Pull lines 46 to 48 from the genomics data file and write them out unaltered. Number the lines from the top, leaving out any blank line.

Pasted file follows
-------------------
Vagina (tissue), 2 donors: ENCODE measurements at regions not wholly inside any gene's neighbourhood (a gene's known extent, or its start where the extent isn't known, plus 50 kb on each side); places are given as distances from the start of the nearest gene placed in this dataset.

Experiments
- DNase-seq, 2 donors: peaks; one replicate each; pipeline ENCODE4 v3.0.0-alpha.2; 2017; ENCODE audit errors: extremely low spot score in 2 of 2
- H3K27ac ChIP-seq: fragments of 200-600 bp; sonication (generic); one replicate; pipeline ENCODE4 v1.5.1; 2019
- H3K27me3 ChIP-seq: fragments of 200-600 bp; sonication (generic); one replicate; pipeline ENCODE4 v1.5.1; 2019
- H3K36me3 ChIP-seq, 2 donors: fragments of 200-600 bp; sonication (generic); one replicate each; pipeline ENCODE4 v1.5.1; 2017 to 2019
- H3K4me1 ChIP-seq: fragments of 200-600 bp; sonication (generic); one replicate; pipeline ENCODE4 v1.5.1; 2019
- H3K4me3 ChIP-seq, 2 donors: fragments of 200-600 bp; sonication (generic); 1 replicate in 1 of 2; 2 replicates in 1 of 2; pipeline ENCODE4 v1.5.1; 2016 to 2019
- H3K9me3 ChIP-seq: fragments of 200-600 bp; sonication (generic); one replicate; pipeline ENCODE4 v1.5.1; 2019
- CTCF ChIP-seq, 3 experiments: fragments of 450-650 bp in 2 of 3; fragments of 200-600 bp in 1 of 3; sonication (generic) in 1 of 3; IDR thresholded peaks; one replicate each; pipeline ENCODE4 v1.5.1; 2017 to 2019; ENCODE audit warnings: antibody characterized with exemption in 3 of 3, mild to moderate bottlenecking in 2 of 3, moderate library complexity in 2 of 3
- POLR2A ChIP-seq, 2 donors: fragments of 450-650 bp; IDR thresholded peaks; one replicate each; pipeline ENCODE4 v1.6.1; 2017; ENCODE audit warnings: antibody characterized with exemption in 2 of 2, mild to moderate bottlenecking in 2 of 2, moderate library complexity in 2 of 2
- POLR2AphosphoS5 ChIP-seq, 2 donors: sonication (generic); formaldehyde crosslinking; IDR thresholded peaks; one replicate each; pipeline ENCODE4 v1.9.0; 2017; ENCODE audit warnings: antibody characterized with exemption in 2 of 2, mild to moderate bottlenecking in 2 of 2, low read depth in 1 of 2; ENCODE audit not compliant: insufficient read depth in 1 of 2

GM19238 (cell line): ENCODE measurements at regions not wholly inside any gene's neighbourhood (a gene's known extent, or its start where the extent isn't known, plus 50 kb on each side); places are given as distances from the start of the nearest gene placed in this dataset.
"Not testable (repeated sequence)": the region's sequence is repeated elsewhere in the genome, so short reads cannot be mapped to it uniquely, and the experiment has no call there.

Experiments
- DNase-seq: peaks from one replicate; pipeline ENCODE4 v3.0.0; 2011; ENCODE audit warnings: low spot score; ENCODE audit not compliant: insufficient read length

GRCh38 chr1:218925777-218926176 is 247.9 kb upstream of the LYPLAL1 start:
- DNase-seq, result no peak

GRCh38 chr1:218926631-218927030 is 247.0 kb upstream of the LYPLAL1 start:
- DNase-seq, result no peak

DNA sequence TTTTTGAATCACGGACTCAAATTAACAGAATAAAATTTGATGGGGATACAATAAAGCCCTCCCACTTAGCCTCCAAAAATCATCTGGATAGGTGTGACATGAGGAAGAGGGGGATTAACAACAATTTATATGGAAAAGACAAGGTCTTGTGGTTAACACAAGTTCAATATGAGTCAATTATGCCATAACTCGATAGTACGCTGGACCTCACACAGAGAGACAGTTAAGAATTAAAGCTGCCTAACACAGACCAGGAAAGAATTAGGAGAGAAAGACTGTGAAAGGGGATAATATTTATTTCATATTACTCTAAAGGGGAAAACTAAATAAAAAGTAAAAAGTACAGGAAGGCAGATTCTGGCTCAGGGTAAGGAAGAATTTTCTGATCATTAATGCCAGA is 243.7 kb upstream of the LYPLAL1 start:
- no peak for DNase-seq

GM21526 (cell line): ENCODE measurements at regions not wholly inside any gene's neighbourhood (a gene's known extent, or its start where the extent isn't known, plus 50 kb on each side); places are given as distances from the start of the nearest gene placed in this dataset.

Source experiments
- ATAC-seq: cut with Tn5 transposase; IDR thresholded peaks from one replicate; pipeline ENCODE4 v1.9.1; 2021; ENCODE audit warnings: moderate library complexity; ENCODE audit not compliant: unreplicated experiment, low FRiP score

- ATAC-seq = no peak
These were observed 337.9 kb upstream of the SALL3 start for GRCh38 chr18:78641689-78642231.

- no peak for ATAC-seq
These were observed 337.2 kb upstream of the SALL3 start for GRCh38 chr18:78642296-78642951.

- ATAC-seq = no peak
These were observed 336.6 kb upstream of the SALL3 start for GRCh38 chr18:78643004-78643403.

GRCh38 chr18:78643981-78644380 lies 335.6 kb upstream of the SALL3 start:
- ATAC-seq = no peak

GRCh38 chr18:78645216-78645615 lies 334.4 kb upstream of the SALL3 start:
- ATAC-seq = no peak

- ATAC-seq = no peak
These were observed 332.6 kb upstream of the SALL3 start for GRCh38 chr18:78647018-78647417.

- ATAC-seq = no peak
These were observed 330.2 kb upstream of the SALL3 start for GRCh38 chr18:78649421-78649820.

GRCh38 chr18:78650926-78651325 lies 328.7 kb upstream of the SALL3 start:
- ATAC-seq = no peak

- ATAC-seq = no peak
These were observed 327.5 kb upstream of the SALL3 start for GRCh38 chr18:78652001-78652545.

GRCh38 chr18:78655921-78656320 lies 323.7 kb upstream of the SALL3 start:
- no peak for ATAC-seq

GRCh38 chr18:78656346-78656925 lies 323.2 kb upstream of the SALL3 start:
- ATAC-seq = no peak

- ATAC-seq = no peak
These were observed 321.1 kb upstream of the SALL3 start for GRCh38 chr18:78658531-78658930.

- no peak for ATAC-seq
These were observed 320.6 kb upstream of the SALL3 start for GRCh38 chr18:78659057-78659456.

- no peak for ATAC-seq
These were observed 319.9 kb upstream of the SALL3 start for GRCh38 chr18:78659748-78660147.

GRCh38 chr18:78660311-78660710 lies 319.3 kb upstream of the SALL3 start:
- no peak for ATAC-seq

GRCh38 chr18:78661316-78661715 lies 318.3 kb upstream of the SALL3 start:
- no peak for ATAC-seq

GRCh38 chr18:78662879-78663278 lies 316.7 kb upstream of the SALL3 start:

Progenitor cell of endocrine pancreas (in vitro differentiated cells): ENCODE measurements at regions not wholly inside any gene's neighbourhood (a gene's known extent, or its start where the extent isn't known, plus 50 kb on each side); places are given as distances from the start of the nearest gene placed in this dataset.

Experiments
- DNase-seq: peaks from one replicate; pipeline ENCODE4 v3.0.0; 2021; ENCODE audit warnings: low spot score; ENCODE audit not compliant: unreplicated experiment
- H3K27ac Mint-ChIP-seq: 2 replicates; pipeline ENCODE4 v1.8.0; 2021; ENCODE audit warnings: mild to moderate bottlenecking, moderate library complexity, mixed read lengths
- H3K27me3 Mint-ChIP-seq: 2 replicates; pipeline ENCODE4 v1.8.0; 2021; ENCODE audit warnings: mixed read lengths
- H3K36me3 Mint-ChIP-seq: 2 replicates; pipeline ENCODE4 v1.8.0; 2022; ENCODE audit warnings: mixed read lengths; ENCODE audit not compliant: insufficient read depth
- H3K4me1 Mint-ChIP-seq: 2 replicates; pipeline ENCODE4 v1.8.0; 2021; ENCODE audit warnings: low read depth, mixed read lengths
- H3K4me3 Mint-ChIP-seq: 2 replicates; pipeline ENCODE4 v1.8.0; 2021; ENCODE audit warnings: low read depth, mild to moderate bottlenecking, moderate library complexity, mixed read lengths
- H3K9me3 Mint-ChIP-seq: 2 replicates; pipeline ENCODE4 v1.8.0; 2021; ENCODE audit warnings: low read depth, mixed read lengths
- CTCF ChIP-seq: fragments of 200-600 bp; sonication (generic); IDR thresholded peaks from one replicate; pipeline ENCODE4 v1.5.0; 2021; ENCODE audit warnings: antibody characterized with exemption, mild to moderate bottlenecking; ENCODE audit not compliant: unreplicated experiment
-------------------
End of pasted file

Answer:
GRCh38 chr18:78656346-78656925 lies 323.2 kb upstream of the SALL3 start:
- ATAC-seq = no peak

- ATAC-seq = no peak